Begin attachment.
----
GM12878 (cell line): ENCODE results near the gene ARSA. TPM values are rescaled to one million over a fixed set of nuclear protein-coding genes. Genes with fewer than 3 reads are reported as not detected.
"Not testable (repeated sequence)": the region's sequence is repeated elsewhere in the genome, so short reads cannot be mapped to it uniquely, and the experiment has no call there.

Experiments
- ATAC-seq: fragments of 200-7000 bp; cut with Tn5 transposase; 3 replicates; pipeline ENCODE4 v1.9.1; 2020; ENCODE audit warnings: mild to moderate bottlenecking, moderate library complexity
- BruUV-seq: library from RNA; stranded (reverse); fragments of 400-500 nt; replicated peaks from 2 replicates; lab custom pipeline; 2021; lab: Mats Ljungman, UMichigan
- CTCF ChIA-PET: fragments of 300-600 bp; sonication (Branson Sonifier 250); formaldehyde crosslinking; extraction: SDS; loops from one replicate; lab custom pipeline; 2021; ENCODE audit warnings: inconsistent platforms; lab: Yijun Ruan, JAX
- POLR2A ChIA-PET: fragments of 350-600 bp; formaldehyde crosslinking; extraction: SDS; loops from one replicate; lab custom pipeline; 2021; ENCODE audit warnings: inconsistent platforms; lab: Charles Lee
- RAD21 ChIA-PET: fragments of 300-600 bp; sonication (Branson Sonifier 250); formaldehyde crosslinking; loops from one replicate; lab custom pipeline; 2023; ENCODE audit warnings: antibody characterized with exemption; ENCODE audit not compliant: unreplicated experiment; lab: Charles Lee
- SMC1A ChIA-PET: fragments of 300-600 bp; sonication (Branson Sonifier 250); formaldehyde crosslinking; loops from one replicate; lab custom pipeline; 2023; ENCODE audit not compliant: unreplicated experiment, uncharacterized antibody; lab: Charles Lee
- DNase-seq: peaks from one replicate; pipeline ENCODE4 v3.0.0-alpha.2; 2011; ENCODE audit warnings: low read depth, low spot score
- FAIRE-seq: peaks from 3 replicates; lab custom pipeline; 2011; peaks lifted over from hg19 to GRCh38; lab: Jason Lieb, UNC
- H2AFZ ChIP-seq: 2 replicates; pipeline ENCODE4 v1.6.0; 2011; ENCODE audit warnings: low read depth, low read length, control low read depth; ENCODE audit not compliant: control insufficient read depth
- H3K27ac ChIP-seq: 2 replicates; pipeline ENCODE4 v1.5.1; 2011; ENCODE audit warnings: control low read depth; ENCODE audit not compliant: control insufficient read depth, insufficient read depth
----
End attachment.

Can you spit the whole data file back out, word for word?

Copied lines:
GM12878 (cell line): ENCODE results near the gene ARSA. TPM values are rescaled to one million over a fixed set of nuclear protein-coding genes. Genes with fewer than 3 reads are reported as not detected.
"Not testable (repeated sequence)": the region's sequence is repeated elsewhere in the genome, so short reads cannot be mapped to it uniquely, and the experiment has no call there.

Experiments
- ATAC-seq: fragments of 200-7000 bp; cut with Tn5 transposase; 3 replicates; pipeline ENCODE4 v1.9.1; 2020; ENCODE audit warnings: mild to moderate bottlenecking, moderate library complexity
- BruUV-seq: library from RNA; stranded (reverse); fragments of 400-500 nt; replicated peaks from 2 replicates; lab custom pipeline; 2021; lab: Mats Ljungman, UMichigan
- CTCF ChIA-PET: fragments of 300-600 bp; sonication (Branson Sonifier 250); formaldehyde crosslinking; extraction: SDS; loops from one replicate; lab custom pipeline; 2021; ENCODE audit warnings: inconsistent platforms; lab: Yijun Ruan, JAX
- POLR2A ChIA-PET: fragments of 350-600 bp; formaldehyde crosslinking; extraction: SDS; loops from one replicate; lab custom pipeline; 2021; ENCODE audit warnings: inconsistent platforms; lab: Charles Lee
- RAD21 ChIA-PET: fragments of 300-600 bp; sonication (Branson Sonifier 250); formaldehyde crosslinking; loops from one replicate; lab custom pipeline; 2023; ENCODE audit warnings: antibody characterized with exemption; ENCODE audit not compliant: unreplicated experiment; lab: Charles Lee
- SMC1A ChIA-PET: fragments of 300-600 bp; sonication (Branson Sonifier 250); formaldehyde crosslinking; loops from one replicate; lab custom pipeline; 2023; ENCODE audit not compliant: unreplicated experiment, uncharacterized antibody; lab: Charles Lee
- DNase-seq: peaks from one replicate; pipeline ENCODE4 v3.0.0-alpha.2; 2011; ENCODE audit warnings: low read depth, low spot score
- FAIRE-seq: peaks from 3 replicates; lab custom pipeline; 2011; peaks lifted over from hg19 to GRCh38; lab: Jason Lieb, UNC
- H2AFZ ChIP-seq: 2 replicates; pipeline ENCODE4 v1.6.0; 2011; ENCODE audit warnings: low read depth, low read length, control low read depth; ENCODE audit not compliant: control insufficient read depth
- H3K27ac ChIP-seq: 2 replicates; pipeline ENCODE4 v1.5.1; 2011; ENCODE audit warnings: control low read depth; ENCODE audit not compliant: control insufficient read depth, insufficient read depth